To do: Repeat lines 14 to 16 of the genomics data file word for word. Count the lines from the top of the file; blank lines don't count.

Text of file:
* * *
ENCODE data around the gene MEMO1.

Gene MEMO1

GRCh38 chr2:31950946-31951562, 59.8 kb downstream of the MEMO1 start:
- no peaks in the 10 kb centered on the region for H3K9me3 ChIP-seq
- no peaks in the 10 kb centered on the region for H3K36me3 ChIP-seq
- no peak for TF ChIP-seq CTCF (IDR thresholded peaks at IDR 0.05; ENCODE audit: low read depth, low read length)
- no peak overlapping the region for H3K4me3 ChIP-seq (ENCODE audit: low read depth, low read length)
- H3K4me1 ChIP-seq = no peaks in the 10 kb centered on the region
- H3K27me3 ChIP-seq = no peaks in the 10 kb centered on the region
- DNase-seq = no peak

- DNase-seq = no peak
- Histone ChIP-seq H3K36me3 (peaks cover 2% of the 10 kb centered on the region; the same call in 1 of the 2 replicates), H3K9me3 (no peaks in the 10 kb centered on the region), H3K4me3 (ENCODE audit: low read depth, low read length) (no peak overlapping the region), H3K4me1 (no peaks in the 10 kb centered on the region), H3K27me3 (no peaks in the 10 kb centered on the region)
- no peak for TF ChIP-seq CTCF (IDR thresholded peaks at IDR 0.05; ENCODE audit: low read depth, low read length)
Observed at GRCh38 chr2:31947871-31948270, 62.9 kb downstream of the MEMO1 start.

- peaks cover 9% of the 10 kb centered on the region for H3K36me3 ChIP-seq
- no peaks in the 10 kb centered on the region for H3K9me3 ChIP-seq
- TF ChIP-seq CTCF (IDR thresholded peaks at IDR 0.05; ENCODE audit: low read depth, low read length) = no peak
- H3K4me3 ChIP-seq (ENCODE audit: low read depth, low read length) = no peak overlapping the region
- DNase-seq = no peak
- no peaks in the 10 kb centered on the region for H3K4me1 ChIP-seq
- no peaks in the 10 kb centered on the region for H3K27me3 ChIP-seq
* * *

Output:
Observed at GRCh38 chr2:31947871-31948270, 62.9 kb downstream of the MEMO1 start.

- peaks cover 9% of the 10 kb centered on the region for H3K36me3 ChIP-seq
- no peaks in the 10 kb centered on the region for H3K9me3 ChIP-seq